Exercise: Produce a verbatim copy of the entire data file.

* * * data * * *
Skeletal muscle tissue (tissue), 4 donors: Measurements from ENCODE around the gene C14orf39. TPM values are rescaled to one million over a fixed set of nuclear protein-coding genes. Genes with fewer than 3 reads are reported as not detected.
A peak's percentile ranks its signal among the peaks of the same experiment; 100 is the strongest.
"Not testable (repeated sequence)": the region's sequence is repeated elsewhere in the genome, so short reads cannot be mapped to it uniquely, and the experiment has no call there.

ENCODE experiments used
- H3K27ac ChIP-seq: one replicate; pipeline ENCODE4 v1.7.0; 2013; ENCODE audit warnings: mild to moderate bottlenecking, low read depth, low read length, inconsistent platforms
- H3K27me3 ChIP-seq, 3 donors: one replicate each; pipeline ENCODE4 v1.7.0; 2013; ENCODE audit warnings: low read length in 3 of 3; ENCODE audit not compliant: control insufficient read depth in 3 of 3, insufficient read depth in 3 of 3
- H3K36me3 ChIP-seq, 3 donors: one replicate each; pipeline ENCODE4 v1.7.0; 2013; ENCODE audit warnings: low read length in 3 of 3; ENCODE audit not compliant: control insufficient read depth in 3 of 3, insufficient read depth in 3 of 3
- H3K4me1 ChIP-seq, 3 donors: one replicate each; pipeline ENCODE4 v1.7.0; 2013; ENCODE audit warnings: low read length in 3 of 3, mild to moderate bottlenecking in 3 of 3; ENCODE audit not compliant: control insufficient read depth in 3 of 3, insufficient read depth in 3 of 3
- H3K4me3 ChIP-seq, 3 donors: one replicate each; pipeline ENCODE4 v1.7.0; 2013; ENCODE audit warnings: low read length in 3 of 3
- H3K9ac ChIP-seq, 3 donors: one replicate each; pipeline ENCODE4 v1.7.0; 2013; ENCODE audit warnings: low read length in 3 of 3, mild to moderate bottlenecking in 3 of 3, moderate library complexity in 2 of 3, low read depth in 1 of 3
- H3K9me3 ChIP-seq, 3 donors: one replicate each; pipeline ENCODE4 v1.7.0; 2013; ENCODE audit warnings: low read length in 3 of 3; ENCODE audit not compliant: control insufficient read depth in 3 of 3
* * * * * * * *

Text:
Skeletal muscle tissue (tissue), 4 donors: Measurements from ENCODE around the gene C14orf39. TPM values are rescaled to one million over a fixed set of nuclear protein-coding genes. Genes with fewer than 3 reads are reported as not detected.
A peak's percentile ranks its signal among the peaks of the same experiment; 100 is the strongest.
"Not testable (repeated sequence)": the region's sequence is repeated elsewhere in the genome, so short reads cannot be mapped to it uniquely, and the experiment has no call there.

ENCODE experiments used
- H3K27ac ChIP-seq: one replicate; pipeline ENCODE4 v1.7.0; 2013; ENCODE audit warnings: mild to moderate bottlenecking, low read depth, low read length, inconsistent platforms
- H3K27me3 ChIP-seq, 3 donors: one replicate each; pipeline ENCODE4 v1.7.0; 2013; ENCODE audit warnings: low read length in 3 of 3; ENCODE audit not compliant: control insufficient read depth in 3 of 3, insufficient read depth in 3 of 3
- H3K36me3 ChIP-seq, 3 donors: one replicate each; pipeline ENCODE4 v1.7.0; 2013; ENCODE audit warnings: low read length in 3 of 3; ENCODE audit not compliant: control insufficient read depth in 3 of 3, insufficient read depth in 3 of 3
- H3K4me1 ChIP-seq, 3 donors: one replicate each; pipeline ENCODE4 v1.7.0; 2013; ENCODE audit warnings: low read length in 3 of 3, mild to moderate bottlenecking in 3 of 3; ENCODE audit not compliant: control insufficient read depth in 3 of 3, insufficient read depth in 3 of 3
- H3K4me3 ChIP-seq, 3 donors: one replicate each; pipeline ENCODE4 v1.7.0; 2013; ENCODE audit warnings: low read length in 3 of 3
- H3K9ac ChIP-seq, 3 donors: one replicate each; pipeline ENCODE4 v1.7.0; 2013; ENCODE audit warnings: low read length in 3 of 3, mild to moderate bottlenecking in 3 of 3, moderate library complexity in 2 of 3, low read depth in 1 of 3
- H3K9me3 ChIP-seq, 3 donors: one replicate each; pipeline ENCODE4 v1.7.0; 2013; ENCODE audit warnings: low read length in 3 of 3; ENCODE audit not compliant: control insufficient read depth in 3 of 3